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How Can I Know If I Have a Contract? Georgia Contract Law Explained

Thumbnail image for Contract Newer.jpgDo I have a contract? Is my contract enforceable? These are all questions that our clients sometimes ask. Today’s article will discuss the definition of what a contract is in Georgia.

What is a Contract?:
Under Georgia law, O.C.G.A. § 13-1-1, a contract requires: 1. Two parties, 2. An agreement, 3. Agreeing to do or not do a specific thing.

O.C.G.A. § 13-3-1 further explains that to constitute a valid contract “there must be parties able to contract.” Additionally a contract requires “a consideration moving to the contract.” Also the parties need to have “assent” to the contract’s terms as well as “subject matter” that a contract is able to operate on.

What does all this mean? Let’s take it step by step.

Do you have a contract? The Requirements of a Contract:

The first requirement: the parties must be “able to contract.” This is important because if you do not meet the requirements for being able to contract, the contract could be deemed voidable. For example, a voidable contract would be if your kid is age 16 and he uses a fake id to purchase a Camaro at Crazy Al’s Used Car Lot. As a minor, he would not be able to contract and thus the contract would be deemed voidable, meaning if you, the parent found out about the Camaro you could immediately rescind the contract. Or if he, at age 17, changed his mind and wanted to get out of the contract he could. But, if he turned 18 (the legal age to enter into contracts) and he re-affirmed the contract (i.e. continued making payments on it) then it would in fact be a legal binding contract since he would be within the age of capacity to make a contract.

The second requirement: the parties need to have “assent” to the contract’s terms
. What does this mean? This means the terms and conditions of the contracts (the requirements and obligations of each party set forth on the document) needs to have been agreed upon by both parties. If for example, one party held a gun to another party’s head and forced them to sign a contract this would not be assent. The contract would not be valid because one of the parties was under duress when forced to sign the contract, therefore the requirement of assent would not be met. Another example is that in order to show “assent” the contract’s terms need to be plainly expressed and explicit enough to clearly show what the parties agreed upon. Therefore if a contract’s terms are incomprehensive or incomplete–a bunch of “gobbelygook” that doesn’t make sense–this type of contract would not be enforced. Patel v. Gingrey Assocs., 196 Ga. App. 203, 395 S.E.2d 595 (1990). The terms need to be certain, clear, definite and precise enough so that neither party could reasonably misunderstand it. Liberty Nat’l Bank & Trust Co. v. Diamond, 229 Ga. 677, 194 S.E.2d 91 (1972).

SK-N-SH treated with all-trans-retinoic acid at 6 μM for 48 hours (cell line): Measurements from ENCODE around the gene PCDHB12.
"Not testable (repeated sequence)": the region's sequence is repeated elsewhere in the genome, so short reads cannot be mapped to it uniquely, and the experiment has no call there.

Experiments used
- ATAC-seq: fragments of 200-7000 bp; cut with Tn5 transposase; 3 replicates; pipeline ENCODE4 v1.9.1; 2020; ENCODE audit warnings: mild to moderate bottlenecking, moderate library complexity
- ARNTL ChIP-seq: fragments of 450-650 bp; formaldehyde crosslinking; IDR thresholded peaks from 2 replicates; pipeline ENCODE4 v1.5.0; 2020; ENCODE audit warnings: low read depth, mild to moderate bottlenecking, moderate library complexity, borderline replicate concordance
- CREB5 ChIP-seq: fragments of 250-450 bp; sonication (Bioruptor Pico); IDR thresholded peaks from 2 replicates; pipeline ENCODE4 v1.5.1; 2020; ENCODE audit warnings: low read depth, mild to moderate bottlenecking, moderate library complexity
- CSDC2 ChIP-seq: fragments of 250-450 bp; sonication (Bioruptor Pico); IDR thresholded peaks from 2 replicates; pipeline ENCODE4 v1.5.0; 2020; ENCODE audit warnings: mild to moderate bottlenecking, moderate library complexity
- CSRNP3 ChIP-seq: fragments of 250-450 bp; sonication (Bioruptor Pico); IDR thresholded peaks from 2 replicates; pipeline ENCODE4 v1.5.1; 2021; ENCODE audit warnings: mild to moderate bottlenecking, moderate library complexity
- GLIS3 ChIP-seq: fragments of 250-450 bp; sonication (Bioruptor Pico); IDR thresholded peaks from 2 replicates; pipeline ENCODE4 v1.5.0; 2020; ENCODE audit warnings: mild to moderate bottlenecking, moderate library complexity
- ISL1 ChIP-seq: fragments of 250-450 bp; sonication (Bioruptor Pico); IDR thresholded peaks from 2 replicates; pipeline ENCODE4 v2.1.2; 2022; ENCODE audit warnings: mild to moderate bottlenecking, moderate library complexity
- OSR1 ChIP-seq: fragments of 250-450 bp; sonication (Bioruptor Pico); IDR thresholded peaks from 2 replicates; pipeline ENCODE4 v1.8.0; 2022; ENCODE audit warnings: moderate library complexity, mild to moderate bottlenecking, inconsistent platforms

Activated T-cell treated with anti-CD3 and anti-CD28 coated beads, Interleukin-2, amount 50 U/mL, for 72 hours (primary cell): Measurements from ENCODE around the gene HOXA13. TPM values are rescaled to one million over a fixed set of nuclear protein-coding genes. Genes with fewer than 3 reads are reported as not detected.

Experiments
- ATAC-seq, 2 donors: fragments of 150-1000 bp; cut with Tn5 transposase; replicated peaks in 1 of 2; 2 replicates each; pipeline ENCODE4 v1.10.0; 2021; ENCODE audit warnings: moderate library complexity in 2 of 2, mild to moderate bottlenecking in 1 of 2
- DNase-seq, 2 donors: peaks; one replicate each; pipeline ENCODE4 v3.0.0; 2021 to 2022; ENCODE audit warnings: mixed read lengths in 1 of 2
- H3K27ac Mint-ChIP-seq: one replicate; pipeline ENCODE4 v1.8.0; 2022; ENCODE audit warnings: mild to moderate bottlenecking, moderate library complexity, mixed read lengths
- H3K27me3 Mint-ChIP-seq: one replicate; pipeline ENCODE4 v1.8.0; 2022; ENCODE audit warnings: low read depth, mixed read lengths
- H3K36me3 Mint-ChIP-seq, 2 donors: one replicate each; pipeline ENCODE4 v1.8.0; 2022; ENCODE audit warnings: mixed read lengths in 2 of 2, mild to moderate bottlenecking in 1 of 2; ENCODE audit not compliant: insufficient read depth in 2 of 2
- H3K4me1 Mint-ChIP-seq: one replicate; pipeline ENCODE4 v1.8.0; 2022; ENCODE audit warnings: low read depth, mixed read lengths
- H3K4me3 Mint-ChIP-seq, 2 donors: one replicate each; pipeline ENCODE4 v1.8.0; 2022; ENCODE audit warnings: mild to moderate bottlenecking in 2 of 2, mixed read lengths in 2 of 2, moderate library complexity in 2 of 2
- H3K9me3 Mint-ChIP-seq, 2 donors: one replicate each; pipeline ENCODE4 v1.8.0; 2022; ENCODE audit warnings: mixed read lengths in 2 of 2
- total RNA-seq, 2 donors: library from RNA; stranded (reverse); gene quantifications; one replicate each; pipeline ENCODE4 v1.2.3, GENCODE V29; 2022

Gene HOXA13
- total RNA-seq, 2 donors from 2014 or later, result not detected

The third requirement: “a consideration” is required in a contract. Consideration is anything of value. The most common type of consideration is money. For example, $200,000 in exchange for a house in a real estate contract or $18000 in exchange for a car in a sales contract are examples of consideration. One party gives something of value (a car or house) and the other party gives something of value (money.) But consideration doesn’t need to be money. It can be something else of value. For example, a promise to do something or not do something is a type of consideration. I promise to paint your house in exchange for you letting me use your swimming pool all year. I promise to give up smoking if you promise to give up drinking. Here, the “something of value” is a promise to not do something rather than do something.

The fourth requirement: “subject matter” that a contract can operate on. Finally, a contract always needs to be about something that can be done. Thus, a contract can be “discharged” if it is simply impossible to do it. For example, if you enter into a contract to rent a wedding hall for your big day and it burns down, there is no way the owner can perform his end of the bargain. He may be forced to give you back your money, but he will be discharged due to impossibility if the place you rented is now burned down. There are many examples of how a contract could be discharged (the term of service is over, a party dies, it merges into a new contract) but the point is that all require “subject matter” that a contract can actually operate on.

Note that we did not mention a writing requirement. Although a contract many times is required to be in writing depending on what type of contract it is, there are many situations where an oral agreement still is an enforceable as long as the evidence shows an agreement or promise that was made. Mooney v. Mooney, 245 Ga. App. 780, 538 S.E.2d 864 (2000). We will discuss the requirements of whether a contract must be in writing in a future article. Nevertheless, for right now, know that the four general requirements of an explicit contract are: 1. Both parties are legally able to contract. 2. Assent: a mutual meeting of the minds of the parties with the terms of the contract clear. 3. Consideration–anything of value and 4. Subject matter that a contract can operate on.

These four major requirements of contract law in Georgia are important to understand because if you are seeking to enforce a contract in Georgia, you need to be able to show that all the essentials of the contract have been met. Associated Muts., Inc. v. Pope Lumber Co., 200 Ga. 487, 37 S.E.2d 393 (1946). For further information on this issue, contact Williams Oinonen LLC at 404-654-0288 to schedule an appointment to discuss your contract.

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